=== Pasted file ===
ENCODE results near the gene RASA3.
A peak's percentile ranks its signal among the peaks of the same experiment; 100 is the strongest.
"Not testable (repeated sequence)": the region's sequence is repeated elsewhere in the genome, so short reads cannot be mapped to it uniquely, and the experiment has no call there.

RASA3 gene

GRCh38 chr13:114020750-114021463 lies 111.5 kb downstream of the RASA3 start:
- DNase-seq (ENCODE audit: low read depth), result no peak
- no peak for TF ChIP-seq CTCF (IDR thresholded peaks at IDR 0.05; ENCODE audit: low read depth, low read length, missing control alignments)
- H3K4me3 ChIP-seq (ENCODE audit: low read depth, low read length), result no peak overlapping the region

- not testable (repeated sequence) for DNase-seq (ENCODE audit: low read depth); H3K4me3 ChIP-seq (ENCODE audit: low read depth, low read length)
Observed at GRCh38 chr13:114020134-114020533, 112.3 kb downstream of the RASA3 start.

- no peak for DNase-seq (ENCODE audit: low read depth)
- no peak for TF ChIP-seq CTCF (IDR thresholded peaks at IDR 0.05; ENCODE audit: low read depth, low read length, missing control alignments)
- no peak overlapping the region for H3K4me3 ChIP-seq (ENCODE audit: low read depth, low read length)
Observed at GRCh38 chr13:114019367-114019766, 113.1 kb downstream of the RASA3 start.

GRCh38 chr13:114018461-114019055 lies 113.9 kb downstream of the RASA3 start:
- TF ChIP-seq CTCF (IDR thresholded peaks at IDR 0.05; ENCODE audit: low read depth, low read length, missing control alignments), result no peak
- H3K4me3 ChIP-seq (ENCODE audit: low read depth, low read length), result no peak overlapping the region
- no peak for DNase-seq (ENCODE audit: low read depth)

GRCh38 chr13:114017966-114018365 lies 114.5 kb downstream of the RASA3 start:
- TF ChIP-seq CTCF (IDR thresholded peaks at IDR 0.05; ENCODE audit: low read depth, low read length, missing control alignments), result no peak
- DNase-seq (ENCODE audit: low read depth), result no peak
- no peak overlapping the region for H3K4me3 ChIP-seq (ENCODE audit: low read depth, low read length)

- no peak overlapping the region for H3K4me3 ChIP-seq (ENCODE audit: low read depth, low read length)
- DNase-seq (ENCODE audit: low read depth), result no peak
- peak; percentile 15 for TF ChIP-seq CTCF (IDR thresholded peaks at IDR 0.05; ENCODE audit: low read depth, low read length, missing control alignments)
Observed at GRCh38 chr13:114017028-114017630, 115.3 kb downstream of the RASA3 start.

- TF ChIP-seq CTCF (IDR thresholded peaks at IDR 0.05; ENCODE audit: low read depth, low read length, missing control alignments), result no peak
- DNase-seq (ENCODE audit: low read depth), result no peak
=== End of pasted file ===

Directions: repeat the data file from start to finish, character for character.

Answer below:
ENCODE results near the gene RASA3.
A peak's percentile ranks its signal among the peaks of the same experiment; 100 is the strongest.
"Not testable (repeated sequence)": the region's sequence is repeated elsewhere in the genome, so short reads cannot be mapped to it uniquely, and the experiment has no call there.

RASA3 gene

GRCh38 chr13:114020750-114021463 lies 111.5 kb downstream of the RASA3 start:
- DNase-seq (ENCODE audit: low read depth), result no peak
- no peak for TF ChIP-seq CTCF (IDR thresholded peaks at IDR 0.05; ENCODE audit: low read depth, low read length, missing control alignments)
- H3K4me3 ChIP-seq (ENCODE audit: low read depth, low read length), result no peak overlapping the region

- not testable (repeated sequence) for DNase-seq (ENCODE audit: low read depth); H3K4me3 ChIP-seq (ENCODE audit: low read depth, low read length)
Observed at GRCh38 chr13:114020134-114020533, 112.3 kb downstream of the RASA3 start.

- no peak for DNase-seq (ENCODE audit: low read depth)
- no peak for TF ChIP-seq CTCF (IDR thresholded peaks at IDR 0.05; ENCODE audit: low read depth, low read length, missing control alignments)
- no peak overlapping the region for H3K4me3 ChIP-seq (ENCODE audit: low read depth, low read length)
Observed at GRCh38 chr13:114019367-114019766, 113.1 kb downstream of the RASA3 start.

GRCh38 chr13:114018461-114019055 lies 113.9 kb downstream of the RASA3 start:
- TF ChIP-seq CTCF (IDR thresholded peaks at IDR 0.05; ENCODE audit: low read depth, low read length, missing control alignments), result no peak
- H3K4me3 ChIP-seq (ENCODE audit: low read depth, low read length), result no peak overlapping the region
- no peak for DNase-seq (ENCODE audit: low read depth)

GRCh38 chr13:114017966-114018365 lies 114.5 kb downstream of the RASA3 start:
- TF ChIP-seq CTCF (IDR thresholded peaks at IDR 0.05; ENCODE audit: low read depth, low read length, missing control alignments), result no peak
- DNase-seq (ENCODE audit: low read depth), result no peak
- no peak overlapping the region for H3K4me3 ChIP-seq (ENCODE audit: low read depth, low read length)

- no peak overlapping the region for H3K4me3 ChIP-seq (ENCODE audit: low read depth, low read length)
- DNase-seq (ENCODE audit: low read depth), result no peak
- peak; percentile 15 for TF ChIP-seq CTCF (IDR thresholded peaks at IDR 0.05; ENCODE audit: low read depth, low read length, missing control alignments)
Observed at GRCh38 chr13:114017028-114017630, 115.3 kb downstream of the RASA3 start.

- TF ChIP-seq CTCF (IDR thresholded peaks at IDR 0.05; ENCODE audit: low read depth, low read length, missing control alignments), result no peak
- DNase-seq (ENCODE audit: low read depth), result no peak